Heartfelt with Dr Melissa Walton-ShirleyView all posts »
Merry Christmas? A relative term for propoxyphene (Darvocet) patients and prescribersDec 23, 2010 08:09 EST
I've always been a stickler for avoiding medications that have any propensity for proarrhythmia, unless the mortality or quality-of-life benefit far outweighs the risk. I recall the example of a drug that came onto the market about 15 years ago with a catchy name ending in "vasc." With the first samples came a beautiful red mug, large enough for a wonderful cup of coffee (and microwave compatible too!). When I read the package insert, I sat my beautiful red mug on a shelf and never prescribed that medication. I didn't see the logic in chancing a side effect when so many other drugs with a similar mechanism of action didn't affect the QT interval. Within a few short months, and with my never having prescribed a single pill, the FDA withdrew it.
Now, along with many other physicians and patients, I have ambivalent feelings about propoxyphene (Darvocet, Xanodyne Pharmaceuticals). The FDA recently decided to withdraw the medication after 53 years on the market but provided little in the way of data to help us understand its decision, undermining the confidence of the lay public in the FDA, the prescribers, and the pharmacists who have served them for their entire adult lives.
I was not a huge prescriber of propoxyphene meds, preferring other options, but when I did, it was Darvocet N-100. From past experience, it was a clean drug, with no complaints of nausea that I could ever remember, and patients felt better on it. Simply put, it did its job with no fanfare. The issues of constipation and of course, tolerance and addiction, attributes of all "good" narcotics, were my only concerns but really never founded.
Now, thanks to this sudden and complete withdrawal of the compound from the American market, the FDA is Santa Claus for many juris doctorates who have dressed up in their malpractice suits and will continue caroling for cash in your local newspaper, television, and radio ads this holiday season. At the same time, our federal drug agency will be viewed by many as the Grinch who stole a good pain-control product from thousands. Office Christmas parties across the nation in these large class-action law firms will toast their impending success with alcohol that killed 12 700 people in 2009 alone in the US. It's a shame that Public Citizen, which first brought concerns about the drug to the FDA, along with those class-action folks, won't address that issue as doggedly.
I had a tough time finding the actual data that lead to the withdrawal of propoxyphene. According to FDA documents, the study referenced was a multiple-ascending-dose (MAD) study, in which healthy volunteers participated in a randomized, double-blinded placebo-controlled study for 11 days. Subjects received either 600 mg or 900 mg as a total daily dose and were followed with intermittent ECGs and telemetry. The largest QTcF was 29.8 ms on treatment day 11 with the 600-mg daily total dose and 38.2 ms with the 900-mg total daily dose, both of which exceeded the 20-ms increase as the cutoff at which risk is presumed. The potential increase in QTcF is even greater in those who are elderly or patients with known decreased renal clearance. When I asked the company for more details on this study, including patient numbers, I was told no further information was publicly available.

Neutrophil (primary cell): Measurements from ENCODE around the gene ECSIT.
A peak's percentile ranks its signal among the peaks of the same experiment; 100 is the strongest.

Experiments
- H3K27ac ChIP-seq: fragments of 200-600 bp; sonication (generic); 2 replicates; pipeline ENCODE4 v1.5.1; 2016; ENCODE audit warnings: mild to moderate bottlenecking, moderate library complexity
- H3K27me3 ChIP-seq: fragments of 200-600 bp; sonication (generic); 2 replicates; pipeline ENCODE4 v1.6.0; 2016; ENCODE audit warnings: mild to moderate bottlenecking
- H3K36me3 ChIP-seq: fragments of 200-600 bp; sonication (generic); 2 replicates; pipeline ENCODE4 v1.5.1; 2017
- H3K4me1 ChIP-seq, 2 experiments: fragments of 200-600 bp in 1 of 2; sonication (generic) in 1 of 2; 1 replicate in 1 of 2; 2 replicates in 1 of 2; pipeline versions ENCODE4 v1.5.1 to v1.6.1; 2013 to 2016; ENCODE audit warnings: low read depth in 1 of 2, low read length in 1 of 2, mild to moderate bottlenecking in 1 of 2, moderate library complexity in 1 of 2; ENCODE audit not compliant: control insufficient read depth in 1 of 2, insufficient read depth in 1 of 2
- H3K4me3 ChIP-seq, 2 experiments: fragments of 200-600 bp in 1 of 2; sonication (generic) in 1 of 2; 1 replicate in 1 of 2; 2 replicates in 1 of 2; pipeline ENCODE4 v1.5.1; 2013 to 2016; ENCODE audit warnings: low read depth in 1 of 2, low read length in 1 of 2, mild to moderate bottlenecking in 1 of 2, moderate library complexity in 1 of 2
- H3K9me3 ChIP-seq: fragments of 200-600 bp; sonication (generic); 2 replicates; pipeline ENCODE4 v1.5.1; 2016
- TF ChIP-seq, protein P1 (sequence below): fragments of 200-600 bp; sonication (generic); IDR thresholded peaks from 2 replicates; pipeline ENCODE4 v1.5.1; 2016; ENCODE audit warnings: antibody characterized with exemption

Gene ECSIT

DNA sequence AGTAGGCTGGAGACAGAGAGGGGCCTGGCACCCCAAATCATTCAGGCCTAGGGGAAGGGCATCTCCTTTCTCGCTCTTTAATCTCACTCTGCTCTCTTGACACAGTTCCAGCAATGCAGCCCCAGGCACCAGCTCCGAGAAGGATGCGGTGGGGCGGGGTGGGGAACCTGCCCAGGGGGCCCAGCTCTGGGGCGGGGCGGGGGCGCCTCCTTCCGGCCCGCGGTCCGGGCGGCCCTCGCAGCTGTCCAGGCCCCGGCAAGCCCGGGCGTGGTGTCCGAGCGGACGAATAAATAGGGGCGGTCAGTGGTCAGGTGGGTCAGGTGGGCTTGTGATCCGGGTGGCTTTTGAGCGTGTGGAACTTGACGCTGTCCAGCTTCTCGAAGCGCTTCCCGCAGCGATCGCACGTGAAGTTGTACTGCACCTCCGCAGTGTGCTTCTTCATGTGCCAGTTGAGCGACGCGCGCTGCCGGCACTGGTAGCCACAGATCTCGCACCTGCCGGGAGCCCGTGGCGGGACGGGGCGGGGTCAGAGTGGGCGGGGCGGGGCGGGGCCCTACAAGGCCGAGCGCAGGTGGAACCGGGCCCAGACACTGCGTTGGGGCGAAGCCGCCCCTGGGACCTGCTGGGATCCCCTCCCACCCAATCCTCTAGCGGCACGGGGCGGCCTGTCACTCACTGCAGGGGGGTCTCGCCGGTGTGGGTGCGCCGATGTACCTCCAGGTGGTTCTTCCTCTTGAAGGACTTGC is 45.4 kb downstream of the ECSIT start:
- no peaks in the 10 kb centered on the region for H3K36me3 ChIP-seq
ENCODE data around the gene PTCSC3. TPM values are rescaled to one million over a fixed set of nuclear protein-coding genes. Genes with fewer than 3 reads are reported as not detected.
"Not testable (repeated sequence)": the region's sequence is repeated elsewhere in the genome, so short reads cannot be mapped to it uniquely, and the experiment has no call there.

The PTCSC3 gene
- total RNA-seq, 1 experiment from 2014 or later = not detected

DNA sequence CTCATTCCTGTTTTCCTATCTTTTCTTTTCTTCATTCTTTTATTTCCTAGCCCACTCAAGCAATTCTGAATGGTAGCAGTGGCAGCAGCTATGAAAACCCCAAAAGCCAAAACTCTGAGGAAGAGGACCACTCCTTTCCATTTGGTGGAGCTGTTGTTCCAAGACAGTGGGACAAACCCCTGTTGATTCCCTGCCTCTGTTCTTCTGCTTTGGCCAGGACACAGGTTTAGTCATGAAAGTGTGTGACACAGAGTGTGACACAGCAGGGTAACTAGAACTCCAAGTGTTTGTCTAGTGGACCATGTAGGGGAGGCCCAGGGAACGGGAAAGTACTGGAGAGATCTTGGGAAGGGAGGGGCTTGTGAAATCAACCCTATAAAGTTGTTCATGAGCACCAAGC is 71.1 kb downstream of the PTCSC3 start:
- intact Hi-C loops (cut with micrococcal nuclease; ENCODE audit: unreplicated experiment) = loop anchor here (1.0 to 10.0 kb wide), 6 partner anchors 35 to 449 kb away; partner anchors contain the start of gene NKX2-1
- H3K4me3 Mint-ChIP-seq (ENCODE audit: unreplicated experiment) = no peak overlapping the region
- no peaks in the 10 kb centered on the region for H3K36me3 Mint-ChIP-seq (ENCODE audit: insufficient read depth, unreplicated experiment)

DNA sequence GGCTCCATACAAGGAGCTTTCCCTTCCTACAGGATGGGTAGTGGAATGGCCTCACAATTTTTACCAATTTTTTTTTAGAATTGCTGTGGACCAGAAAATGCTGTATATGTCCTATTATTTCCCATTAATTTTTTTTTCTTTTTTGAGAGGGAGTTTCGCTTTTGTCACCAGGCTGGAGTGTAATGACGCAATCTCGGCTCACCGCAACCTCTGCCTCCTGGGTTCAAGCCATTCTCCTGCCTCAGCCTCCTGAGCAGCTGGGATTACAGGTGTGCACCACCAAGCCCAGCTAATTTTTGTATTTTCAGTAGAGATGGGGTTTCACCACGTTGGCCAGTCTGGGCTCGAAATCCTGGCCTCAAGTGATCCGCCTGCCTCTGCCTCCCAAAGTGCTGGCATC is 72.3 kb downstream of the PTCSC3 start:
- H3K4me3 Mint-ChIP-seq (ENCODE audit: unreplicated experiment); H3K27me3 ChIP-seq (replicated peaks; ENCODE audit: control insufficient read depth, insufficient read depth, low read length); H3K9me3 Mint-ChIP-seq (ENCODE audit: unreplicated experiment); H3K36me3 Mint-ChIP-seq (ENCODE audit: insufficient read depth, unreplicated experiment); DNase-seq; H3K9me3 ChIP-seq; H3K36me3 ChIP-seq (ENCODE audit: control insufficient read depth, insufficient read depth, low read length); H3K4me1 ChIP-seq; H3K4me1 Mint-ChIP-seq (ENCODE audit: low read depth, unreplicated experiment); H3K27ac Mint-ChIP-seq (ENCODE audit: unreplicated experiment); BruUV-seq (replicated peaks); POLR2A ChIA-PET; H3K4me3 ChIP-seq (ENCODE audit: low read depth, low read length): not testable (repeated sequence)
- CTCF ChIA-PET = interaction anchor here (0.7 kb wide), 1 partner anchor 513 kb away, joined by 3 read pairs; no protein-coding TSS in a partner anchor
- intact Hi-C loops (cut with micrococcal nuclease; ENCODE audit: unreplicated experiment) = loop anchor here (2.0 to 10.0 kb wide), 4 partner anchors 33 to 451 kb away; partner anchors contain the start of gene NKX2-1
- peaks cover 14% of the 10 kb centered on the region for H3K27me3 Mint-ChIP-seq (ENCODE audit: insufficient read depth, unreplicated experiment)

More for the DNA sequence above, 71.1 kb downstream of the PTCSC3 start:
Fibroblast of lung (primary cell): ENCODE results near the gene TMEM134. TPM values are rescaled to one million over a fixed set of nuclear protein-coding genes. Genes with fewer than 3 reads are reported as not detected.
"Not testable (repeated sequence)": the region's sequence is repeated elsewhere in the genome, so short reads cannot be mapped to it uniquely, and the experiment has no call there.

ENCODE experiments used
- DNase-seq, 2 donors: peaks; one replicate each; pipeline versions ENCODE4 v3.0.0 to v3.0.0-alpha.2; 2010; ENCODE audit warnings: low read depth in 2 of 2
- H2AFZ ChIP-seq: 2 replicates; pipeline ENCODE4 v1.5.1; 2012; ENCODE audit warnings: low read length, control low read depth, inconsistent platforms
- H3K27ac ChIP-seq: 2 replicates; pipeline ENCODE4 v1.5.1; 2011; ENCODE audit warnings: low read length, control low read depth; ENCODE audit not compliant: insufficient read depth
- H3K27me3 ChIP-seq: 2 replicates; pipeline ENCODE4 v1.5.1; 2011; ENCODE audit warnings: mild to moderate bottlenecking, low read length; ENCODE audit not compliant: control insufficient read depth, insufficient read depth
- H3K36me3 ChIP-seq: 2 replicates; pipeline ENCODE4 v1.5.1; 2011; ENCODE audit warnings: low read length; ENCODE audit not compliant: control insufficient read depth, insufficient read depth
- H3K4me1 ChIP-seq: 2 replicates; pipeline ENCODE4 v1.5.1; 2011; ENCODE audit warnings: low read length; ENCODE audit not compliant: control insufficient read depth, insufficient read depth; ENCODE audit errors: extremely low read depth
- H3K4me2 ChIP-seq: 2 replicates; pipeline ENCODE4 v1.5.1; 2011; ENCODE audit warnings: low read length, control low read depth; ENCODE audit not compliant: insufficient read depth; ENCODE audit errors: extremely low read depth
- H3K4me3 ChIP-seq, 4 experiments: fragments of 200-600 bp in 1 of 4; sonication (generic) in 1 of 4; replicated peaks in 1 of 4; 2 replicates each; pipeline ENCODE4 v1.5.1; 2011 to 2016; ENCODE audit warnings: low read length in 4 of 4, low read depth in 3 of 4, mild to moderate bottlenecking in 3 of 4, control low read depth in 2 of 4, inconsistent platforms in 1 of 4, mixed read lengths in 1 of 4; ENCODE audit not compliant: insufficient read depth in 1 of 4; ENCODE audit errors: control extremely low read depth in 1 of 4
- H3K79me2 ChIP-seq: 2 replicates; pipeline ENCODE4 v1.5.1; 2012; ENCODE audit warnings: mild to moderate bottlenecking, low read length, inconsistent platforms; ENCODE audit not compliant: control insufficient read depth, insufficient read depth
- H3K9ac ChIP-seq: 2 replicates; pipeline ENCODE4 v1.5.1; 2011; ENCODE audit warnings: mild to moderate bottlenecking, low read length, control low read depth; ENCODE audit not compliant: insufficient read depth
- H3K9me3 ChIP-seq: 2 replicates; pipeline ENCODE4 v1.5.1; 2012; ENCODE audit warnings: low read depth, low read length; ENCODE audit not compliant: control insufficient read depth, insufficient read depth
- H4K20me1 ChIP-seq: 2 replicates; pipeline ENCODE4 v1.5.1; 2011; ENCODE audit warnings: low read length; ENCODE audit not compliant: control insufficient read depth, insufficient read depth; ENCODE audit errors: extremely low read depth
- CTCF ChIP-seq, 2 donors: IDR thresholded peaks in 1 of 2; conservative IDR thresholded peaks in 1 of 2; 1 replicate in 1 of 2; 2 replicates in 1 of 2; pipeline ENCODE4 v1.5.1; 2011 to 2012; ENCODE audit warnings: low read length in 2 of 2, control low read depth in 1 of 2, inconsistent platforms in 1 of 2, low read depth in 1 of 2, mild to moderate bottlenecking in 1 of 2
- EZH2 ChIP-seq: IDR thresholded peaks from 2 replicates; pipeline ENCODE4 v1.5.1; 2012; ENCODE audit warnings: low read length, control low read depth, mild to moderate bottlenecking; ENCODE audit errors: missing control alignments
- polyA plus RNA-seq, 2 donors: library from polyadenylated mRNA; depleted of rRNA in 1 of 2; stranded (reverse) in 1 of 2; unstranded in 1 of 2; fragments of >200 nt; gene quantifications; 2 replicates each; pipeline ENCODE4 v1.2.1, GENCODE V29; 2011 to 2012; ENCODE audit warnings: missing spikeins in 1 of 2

If there were no deaths during this short 11-day trial, it left me wondering why there wasn't just a black-box warning issued. Why not make the recommendation to occasionally surveil the ECG? Furthermore, that QT-interval prolongation seems pale in comparison to the QT-interval prolongations I see every single day as a cardiologist who utilizes antiarrhythmics. If I were Darvocet's manufacturer, I'd be a little mad and cry foul that amiodarone and sotalol get the stay on the market with just prescriber warnings. Those manufacturers would be quick to state that "the benefits of these medications outweigh the risks," but how often are these cardiac medications used for mortality benefit? Unless you are treating V-tach with amio with a low EF, for instance, the on-label but much less common indication for utilization, there really isn't much benefit other than quality of life.
For some patients, there isn't much of a choice when it comes to pain medication. We could nauseate them with codeine, hook them with the Eastern Kentucky favorite, oxycodone, or use the old tramadol shuffle, which works great for many, but is "just like taking a drink of water" for others. I'll bet many long- term utilizers of Darvocet would tell you that quality of life from good pain control is just as important as the quality of life that amiodarone and sotalol give to their patients who maintain sinus rhythm with an even longer QT interval. I'm all for erring on the side of safety, but in this instance, informed consent should have been an option for those who have little choice but Darvocet. I am obviously not alone in my opinion: even the FDA's advisory committee had a hard time with this one with a split vote of 14 to 12.
To paraphrase an old saying, in the case of the propoxyphene debacle, one person's poison was another's excellent pain-control option, and it would have been best to let the patients and their doctor decide which category was most appropriate for them based on more than five decades of experience rather than an 11-day study. I'll bet an adequately powered randomized controlled trial with a mortality end point would have yielded a very interesting, albeit disappointing, result for many lawyers who have vision of sugar plums dancing in their heads right about now. "Merry Christmas" is a relative term, indeed.
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